The Canadian rating agency DBRS announced on Friday that it has downgraded Italy’s rating from A (low) to BBB (high), outlook stable. The initial market response this morning saw a slight softening of Italian bonds, but also of other peripheral securities, since the rating change by DBRS had not been expected by all market participants.
DBRS justifies the move on the one hand by growing doubts about Italy’s ability to continue implementing structural reforms following the failure to reform the senate. Although the new transitional government enjoys a certain degree of support from the coalition parties, the likelihood of a new election is nonetheless high. Following the constitutional court’s ruling on the electoral law expected for late January, the parties‘ primary focus could be on an election campaign. According to DBRS, the actual date of new elections may not be set until autumn this year.
On the other hand, DBRS mentions the weakness of the Italian banking sector owing to the high share of non-performing loans as a consequence of years of low economic growth. Although the EUR 20bn package of government aid for banks was a good start, the rating agency considers the programme insufficient to find a lasting solution to the vulnerability of the banking sector or the problem of non-performing loans.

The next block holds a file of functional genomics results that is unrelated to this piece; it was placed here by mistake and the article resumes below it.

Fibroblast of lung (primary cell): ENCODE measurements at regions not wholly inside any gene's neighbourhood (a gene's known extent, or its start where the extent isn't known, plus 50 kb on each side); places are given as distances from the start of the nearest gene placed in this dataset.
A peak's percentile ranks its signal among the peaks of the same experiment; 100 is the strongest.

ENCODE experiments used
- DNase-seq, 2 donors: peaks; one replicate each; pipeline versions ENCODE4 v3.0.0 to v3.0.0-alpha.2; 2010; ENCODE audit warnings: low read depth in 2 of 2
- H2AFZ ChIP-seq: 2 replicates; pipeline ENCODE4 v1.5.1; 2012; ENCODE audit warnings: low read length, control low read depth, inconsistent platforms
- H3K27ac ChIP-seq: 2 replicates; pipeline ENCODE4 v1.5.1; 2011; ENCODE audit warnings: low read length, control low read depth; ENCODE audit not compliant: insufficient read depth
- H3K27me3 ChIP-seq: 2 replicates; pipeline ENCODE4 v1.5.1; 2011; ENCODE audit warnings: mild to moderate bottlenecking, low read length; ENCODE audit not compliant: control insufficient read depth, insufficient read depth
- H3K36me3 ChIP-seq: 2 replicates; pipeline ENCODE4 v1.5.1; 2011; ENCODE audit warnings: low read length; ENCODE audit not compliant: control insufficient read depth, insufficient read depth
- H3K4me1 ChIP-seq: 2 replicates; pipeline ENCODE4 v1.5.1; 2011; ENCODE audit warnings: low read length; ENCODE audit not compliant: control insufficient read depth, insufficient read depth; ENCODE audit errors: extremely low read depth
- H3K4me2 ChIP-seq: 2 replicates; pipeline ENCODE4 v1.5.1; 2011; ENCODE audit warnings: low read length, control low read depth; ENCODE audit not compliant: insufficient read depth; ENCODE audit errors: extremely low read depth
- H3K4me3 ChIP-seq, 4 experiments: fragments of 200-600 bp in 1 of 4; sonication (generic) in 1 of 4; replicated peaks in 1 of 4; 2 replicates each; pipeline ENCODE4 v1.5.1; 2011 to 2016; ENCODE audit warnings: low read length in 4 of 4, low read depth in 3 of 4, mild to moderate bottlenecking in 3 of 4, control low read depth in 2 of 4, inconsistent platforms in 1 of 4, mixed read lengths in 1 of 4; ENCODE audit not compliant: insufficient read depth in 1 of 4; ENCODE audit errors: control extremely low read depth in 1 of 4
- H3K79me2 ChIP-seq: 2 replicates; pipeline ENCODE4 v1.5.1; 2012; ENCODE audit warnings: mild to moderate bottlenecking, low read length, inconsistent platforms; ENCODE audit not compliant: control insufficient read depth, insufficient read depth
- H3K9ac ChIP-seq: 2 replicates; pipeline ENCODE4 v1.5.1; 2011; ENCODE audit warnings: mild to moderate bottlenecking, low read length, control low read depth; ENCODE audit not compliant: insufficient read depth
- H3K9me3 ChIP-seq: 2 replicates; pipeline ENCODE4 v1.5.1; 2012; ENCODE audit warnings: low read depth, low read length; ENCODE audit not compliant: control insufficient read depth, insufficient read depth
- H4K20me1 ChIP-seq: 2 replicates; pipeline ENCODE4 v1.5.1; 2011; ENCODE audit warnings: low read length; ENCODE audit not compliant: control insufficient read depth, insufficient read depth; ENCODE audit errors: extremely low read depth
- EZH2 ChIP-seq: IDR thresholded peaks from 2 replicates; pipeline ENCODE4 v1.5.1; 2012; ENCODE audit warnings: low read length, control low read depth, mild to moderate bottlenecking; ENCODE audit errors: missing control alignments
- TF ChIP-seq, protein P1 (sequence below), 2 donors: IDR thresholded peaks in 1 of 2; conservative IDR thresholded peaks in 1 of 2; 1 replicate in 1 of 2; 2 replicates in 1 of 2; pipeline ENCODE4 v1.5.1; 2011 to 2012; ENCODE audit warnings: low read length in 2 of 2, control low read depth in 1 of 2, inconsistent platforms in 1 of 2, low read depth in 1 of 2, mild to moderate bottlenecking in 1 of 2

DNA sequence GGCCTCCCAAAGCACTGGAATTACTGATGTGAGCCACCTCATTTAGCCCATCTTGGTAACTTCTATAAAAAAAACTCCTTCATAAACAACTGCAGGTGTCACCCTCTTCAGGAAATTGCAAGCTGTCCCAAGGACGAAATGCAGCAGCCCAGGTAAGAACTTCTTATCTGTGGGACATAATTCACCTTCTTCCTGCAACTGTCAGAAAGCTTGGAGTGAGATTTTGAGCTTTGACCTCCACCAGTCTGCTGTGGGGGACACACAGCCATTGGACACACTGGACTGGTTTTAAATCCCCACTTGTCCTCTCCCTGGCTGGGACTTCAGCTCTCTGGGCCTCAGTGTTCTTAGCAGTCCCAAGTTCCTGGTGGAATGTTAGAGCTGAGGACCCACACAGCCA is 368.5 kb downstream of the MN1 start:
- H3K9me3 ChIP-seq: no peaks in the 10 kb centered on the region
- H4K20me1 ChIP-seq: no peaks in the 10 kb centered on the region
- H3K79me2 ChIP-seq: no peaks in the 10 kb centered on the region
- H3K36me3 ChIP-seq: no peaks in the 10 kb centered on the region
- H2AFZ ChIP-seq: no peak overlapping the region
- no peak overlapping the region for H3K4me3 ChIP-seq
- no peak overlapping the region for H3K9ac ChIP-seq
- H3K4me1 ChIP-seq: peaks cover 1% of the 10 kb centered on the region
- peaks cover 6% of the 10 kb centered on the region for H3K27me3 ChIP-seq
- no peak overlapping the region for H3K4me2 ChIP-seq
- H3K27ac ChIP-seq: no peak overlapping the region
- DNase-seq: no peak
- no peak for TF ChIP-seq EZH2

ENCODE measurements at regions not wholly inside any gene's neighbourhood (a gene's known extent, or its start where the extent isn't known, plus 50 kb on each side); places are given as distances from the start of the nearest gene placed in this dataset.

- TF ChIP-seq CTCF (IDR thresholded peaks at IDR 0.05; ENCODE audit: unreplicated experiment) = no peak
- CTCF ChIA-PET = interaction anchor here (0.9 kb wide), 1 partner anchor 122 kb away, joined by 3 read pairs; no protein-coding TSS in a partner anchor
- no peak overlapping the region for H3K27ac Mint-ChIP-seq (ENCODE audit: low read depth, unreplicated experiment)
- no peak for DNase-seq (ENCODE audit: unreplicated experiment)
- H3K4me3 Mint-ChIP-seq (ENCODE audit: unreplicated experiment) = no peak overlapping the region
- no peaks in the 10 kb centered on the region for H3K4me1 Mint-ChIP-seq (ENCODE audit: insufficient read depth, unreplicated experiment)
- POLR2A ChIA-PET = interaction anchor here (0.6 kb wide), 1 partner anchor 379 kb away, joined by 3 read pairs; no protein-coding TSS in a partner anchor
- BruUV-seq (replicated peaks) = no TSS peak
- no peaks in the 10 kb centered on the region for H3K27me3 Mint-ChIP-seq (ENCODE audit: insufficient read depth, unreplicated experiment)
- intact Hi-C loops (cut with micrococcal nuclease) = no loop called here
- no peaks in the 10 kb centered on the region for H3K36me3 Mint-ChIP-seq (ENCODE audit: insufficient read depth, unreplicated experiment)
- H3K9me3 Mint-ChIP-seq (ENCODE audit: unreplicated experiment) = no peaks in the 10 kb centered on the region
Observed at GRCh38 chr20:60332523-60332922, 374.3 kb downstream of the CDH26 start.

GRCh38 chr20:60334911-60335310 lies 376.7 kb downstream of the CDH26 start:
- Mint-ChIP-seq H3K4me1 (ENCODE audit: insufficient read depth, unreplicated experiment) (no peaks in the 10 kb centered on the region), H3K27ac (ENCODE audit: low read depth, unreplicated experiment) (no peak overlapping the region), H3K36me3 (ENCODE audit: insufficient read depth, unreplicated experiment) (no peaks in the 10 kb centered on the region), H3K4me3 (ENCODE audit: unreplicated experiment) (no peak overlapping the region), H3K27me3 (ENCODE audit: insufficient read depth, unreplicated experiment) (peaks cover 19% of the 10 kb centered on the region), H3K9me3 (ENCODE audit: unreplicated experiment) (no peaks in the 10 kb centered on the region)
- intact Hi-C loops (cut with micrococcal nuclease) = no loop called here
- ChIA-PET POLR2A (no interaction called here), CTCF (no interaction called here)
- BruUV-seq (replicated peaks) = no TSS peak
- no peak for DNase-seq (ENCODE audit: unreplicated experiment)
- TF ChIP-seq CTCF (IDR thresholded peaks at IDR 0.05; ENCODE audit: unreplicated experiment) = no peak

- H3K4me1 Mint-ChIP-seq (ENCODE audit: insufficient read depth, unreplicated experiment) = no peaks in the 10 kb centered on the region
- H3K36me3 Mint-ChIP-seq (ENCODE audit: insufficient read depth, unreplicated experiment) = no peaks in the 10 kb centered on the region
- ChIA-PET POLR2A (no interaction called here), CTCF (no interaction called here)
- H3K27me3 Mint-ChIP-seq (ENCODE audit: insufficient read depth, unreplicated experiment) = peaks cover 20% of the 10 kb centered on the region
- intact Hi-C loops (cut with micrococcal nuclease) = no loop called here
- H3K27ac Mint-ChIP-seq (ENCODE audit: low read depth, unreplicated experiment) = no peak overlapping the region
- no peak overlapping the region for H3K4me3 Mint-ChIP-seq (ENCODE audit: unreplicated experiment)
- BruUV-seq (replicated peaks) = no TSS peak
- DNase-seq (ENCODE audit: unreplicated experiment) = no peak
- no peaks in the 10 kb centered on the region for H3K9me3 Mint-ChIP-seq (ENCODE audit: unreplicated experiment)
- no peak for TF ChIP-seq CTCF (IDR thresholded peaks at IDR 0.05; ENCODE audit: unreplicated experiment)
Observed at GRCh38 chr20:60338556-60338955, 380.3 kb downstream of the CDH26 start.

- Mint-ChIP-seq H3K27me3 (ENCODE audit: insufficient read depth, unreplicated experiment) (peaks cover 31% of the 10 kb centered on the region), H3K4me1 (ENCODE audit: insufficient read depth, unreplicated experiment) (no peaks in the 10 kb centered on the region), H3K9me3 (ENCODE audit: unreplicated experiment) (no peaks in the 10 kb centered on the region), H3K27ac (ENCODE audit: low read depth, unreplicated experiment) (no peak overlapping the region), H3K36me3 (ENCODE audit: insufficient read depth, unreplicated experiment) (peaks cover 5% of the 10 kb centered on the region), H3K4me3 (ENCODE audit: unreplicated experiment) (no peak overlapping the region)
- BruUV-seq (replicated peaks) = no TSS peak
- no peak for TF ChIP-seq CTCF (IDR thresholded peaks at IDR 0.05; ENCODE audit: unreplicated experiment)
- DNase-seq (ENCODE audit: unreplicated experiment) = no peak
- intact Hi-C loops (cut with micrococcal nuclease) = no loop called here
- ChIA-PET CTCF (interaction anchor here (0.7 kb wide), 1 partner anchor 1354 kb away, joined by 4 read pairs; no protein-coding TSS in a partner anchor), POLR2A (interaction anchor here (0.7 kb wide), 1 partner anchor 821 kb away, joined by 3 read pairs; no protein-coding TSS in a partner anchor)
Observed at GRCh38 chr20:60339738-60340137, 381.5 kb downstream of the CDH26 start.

Besides these main triggers, the agency also puts its decision down to Italy’s persistently slow growth and high national debt. Another negative rating trend could not be ruled out either if the government’s savings policy weakens any further or the country’s growth prospects deteriorate, thus jeopardising the downward consolidation of the national debt.
Italy’s downgrade by DBRS comes as no surprise. The agency placed the country on a negative credit watch back in summer 2016 and also expressed criticism after its failure to reform the senate. With this decision, Italy loses its last A rating, which amounts to a watershed. Not only is it the first time the credit rating of a large EMU country has slipped into mediocrity; the downgrade will also have consequences for Italian banks, because the discounts on Italian governments bonds used as collateral for ECB liquidity go up.
Italy’s future ratings performance will depend to a large extent on economic and political developments this year. Whereas expectations of root-and-branch reform have already diminished following the negative referendum result on Senate reform, the focus of attention for investors and rating agencies will now likely turn to the development of public-sector finances. The trend is not auspicious at the moment, since Renzi’s government pushed through tax reductions for 2017 and state aid for the banks will drive up the national debt. Meanwhile, there is no sign either of any lasting economic stimulus from the tax relief, which is due to rise again in 2018.